American Society of Civil Engineers

Economical Control of Discharges from Petroleum Tank Farms

by Dominick Reale, P.E., (Environ. Engrg. Tech. Specialist, Washington State Department of Ecology, Toxics Cleanup Program, Southwest Regional Office, P.O. Box 47775, Olympia, WA 98504-7775)

Practice Periodical of Hazardous, Toxic, and Radioactive Waste Management, Vol. 1, No. 4, October 1997, pp. 156-157, (doi:

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Document type: Journal Paper
Abstract: This article provides a state regulator’s view of petroleum tank farm environmental management options. Experience is shared regarding recently constructed systems for storm-water collection, storage and treatment, spill containment, and ground-water remediation. The use of out-of-service tanks for storm-water equalization is stressed. This information is timely because oil companies are now required to treat collected storm water and process water to achieve very low effluent contaminant levels. They are often required to also install low permeability liners in their tank farm containment areas. Thus a far greater volume of storm water is collected and it must be treated to a far greater degree than in the past. By using existing, out-of-service tanks for storm-water equalization all storm water receives treatment, because the added retention capacity eliminates overflow or bypass during storm events. Much smaller and cheaper treatment systems may be used as retention tank contents are discharged gradually. Tips are given regarding design of effective storm-water, process-water, and ground-water treatment systems.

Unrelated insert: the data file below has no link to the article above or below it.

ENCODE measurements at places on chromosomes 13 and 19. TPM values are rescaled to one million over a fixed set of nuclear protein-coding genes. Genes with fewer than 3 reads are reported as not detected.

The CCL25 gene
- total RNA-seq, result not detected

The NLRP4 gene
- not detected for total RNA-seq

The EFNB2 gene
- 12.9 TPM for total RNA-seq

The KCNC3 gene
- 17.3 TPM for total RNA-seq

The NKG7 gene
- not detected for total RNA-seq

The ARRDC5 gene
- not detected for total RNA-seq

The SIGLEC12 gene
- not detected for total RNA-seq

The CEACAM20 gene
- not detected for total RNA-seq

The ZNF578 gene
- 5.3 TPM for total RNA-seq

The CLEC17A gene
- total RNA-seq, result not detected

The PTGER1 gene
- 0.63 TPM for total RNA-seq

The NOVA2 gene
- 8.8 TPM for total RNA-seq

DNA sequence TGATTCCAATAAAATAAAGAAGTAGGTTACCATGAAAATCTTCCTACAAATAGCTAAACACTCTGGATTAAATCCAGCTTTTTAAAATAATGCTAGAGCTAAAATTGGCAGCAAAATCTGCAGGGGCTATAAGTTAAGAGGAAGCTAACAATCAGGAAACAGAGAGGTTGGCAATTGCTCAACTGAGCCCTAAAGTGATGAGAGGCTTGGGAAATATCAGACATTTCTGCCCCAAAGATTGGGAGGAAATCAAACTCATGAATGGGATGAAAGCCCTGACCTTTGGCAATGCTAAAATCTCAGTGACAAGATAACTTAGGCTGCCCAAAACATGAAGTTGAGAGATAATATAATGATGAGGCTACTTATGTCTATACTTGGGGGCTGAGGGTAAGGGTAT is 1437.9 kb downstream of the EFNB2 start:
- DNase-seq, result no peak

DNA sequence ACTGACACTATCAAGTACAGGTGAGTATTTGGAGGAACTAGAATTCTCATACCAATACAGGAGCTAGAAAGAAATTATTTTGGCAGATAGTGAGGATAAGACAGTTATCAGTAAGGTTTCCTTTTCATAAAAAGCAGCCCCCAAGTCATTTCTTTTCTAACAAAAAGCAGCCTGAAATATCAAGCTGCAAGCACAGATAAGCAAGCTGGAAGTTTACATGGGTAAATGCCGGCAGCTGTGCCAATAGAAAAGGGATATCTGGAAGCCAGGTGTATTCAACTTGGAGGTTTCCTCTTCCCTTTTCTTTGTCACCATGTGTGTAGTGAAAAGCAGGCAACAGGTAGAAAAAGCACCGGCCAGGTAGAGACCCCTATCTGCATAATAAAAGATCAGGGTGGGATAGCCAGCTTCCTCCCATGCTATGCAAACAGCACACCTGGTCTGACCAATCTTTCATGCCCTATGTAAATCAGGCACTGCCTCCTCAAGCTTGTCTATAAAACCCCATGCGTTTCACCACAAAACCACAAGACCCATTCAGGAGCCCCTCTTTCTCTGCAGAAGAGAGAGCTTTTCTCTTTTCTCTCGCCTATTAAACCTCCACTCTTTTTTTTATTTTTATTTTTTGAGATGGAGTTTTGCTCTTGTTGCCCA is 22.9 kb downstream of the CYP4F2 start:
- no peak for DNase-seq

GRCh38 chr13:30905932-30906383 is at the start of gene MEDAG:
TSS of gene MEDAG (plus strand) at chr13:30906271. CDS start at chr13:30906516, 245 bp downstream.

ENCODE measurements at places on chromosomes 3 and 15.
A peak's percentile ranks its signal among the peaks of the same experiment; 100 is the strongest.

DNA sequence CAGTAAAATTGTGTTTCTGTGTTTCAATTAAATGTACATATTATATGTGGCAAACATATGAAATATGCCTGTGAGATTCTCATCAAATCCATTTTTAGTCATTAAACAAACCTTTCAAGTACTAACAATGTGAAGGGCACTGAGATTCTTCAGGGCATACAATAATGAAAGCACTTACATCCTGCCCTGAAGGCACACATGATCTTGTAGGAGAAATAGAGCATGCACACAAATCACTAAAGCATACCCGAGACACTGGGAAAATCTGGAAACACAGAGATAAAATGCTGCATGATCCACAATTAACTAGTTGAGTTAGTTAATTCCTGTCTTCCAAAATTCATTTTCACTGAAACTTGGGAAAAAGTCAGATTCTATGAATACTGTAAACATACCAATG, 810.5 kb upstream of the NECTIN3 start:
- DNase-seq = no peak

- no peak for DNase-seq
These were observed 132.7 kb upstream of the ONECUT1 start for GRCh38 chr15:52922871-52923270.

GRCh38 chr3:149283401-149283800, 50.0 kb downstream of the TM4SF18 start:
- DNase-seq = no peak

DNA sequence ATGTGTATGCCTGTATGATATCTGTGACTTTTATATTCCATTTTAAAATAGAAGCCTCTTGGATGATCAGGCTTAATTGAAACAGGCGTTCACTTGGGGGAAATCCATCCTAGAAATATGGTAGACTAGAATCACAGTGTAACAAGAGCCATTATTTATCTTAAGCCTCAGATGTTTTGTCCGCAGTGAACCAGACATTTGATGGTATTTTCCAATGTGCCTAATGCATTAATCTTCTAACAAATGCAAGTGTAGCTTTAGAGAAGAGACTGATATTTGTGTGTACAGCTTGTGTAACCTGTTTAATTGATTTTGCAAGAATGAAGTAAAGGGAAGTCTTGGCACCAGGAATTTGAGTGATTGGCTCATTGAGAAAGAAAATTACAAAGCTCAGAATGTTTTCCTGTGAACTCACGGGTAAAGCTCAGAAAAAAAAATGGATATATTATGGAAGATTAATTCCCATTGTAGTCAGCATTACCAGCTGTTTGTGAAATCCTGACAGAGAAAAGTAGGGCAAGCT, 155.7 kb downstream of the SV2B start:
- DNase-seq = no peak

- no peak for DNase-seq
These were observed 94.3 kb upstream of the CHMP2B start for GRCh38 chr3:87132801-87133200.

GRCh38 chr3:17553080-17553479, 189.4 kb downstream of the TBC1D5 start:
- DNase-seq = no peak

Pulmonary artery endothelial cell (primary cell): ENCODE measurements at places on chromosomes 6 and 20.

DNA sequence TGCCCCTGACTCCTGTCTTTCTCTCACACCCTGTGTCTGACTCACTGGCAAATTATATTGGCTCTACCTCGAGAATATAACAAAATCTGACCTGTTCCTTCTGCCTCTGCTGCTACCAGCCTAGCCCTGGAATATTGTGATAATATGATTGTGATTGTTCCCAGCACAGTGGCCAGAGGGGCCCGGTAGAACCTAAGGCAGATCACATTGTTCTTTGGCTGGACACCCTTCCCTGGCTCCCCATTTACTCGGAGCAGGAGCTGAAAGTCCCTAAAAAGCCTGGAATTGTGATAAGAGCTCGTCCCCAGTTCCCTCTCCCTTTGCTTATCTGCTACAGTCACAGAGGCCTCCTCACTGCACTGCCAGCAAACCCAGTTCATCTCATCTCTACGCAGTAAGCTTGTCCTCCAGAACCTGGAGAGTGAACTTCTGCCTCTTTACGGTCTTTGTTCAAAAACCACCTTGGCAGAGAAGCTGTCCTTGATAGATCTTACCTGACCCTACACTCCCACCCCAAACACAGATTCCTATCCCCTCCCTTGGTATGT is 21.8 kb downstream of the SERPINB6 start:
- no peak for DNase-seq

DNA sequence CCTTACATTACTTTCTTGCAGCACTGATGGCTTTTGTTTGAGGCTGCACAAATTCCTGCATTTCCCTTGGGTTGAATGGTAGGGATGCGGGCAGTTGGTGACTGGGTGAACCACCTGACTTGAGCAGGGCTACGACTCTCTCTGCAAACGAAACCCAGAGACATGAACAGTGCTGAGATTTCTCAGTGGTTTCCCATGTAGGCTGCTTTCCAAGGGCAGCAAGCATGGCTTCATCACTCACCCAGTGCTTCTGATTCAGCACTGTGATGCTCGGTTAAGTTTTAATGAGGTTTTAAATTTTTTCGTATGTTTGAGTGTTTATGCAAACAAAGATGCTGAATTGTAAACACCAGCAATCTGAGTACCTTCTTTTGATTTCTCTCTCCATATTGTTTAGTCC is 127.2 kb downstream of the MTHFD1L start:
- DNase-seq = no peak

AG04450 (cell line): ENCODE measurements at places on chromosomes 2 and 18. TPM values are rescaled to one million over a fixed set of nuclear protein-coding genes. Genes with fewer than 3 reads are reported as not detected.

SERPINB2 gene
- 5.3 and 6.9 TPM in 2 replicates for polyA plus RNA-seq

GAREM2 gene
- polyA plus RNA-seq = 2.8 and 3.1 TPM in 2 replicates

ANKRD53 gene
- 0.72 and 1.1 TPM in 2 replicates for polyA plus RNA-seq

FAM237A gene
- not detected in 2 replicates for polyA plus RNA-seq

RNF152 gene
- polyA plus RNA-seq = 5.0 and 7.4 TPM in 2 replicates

ASCE Subject Headings:
Environmental issues
State government
Stormwater management
Water treatment